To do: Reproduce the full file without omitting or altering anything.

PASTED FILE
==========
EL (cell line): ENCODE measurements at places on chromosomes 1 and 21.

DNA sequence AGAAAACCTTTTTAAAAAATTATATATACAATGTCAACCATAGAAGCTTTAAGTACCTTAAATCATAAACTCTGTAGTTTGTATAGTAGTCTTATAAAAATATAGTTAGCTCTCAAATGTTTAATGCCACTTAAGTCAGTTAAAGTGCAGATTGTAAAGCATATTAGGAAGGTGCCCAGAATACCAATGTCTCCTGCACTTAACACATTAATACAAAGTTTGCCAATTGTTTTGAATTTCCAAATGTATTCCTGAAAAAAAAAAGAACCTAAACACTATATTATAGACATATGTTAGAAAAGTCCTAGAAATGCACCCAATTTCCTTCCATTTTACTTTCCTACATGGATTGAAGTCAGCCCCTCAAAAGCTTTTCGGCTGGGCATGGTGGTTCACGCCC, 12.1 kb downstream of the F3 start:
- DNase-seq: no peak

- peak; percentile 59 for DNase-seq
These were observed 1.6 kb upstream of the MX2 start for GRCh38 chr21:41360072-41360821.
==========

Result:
EL (cell line): ENCODE measurements at places on chromosomes 1 and 21.

DNA sequence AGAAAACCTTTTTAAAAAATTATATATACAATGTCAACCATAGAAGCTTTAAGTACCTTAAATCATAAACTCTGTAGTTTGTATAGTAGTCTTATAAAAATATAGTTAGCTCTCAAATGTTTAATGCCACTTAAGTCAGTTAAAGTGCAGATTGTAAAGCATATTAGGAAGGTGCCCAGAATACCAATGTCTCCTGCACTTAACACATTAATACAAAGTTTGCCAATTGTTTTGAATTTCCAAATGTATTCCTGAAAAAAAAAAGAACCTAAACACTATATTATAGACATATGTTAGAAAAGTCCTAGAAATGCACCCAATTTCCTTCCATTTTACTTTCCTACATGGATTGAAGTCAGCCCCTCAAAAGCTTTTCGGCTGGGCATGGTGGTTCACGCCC, 12.1 kb downstream of the F3 start:
- DNase-seq: no peak

- peak; percentile 59 for DNase-seq
These were observed 1.6 kb upstream of the MX2 start for GRCh38 chr21:41360072-41360821.